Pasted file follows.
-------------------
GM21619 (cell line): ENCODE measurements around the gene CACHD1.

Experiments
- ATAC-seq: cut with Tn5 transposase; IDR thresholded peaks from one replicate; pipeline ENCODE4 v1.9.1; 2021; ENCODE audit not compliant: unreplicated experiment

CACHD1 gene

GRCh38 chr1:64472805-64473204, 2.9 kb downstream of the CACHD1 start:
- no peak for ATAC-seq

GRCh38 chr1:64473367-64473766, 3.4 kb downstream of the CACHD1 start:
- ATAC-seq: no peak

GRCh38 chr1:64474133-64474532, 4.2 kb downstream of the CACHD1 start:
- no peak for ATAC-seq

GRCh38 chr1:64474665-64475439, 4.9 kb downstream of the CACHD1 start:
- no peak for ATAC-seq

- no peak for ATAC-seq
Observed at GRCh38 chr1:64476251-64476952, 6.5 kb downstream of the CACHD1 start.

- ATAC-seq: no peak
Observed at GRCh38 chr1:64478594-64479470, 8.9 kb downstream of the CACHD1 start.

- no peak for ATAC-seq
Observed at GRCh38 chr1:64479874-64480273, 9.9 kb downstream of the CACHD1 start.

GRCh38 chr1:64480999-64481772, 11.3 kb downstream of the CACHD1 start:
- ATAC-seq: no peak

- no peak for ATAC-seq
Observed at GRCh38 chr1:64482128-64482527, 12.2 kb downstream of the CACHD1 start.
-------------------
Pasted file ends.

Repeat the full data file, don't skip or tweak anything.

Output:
GM21619 (cell line): ENCODE measurements around the gene CACHD1.

Experiments
- ATAC-seq: cut with Tn5 transposase; IDR thresholded peaks from one replicate; pipeline ENCODE4 v1.9.1; 2021; ENCODE audit not compliant: unreplicated experiment

CACHD1 gene

GRCh38 chr1:64472805-64473204, 2.9 kb downstream of the CACHD1 start:
- no peak for ATAC-seq

GRCh38 chr1:64473367-64473766, 3.4 kb downstream of the CACHD1 start:
- ATAC-seq: no peak

GRCh38 chr1:64474133-64474532, 4.2 kb downstream of the CACHD1 start:
- no peak for ATAC-seq

GRCh38 chr1:64474665-64475439, 4.9 kb downstream of the CACHD1 start:
- no peak for ATAC-seq

- no peak for ATAC-seq
Observed at GRCh38 chr1:64476251-64476952, 6.5 kb downstream of the CACHD1 start.

- ATAC-seq: no peak
Observed at GRCh38 chr1:64478594-64479470, 8.9 kb downstream of the CACHD1 start.

- no peak for ATAC-seq
Observed at GRCh38 chr1:64479874-64480273, 9.9 kb downstream of the CACHD1 start.

GRCh38 chr1:64480999-64481772, 11.3 kb downstream of the CACHD1 start:
- ATAC-seq: no peak

- no peak for ATAC-seq
Observed at GRCh38 chr1:64482128-64482527, 12.2 kb downstream of the CACHD1 start.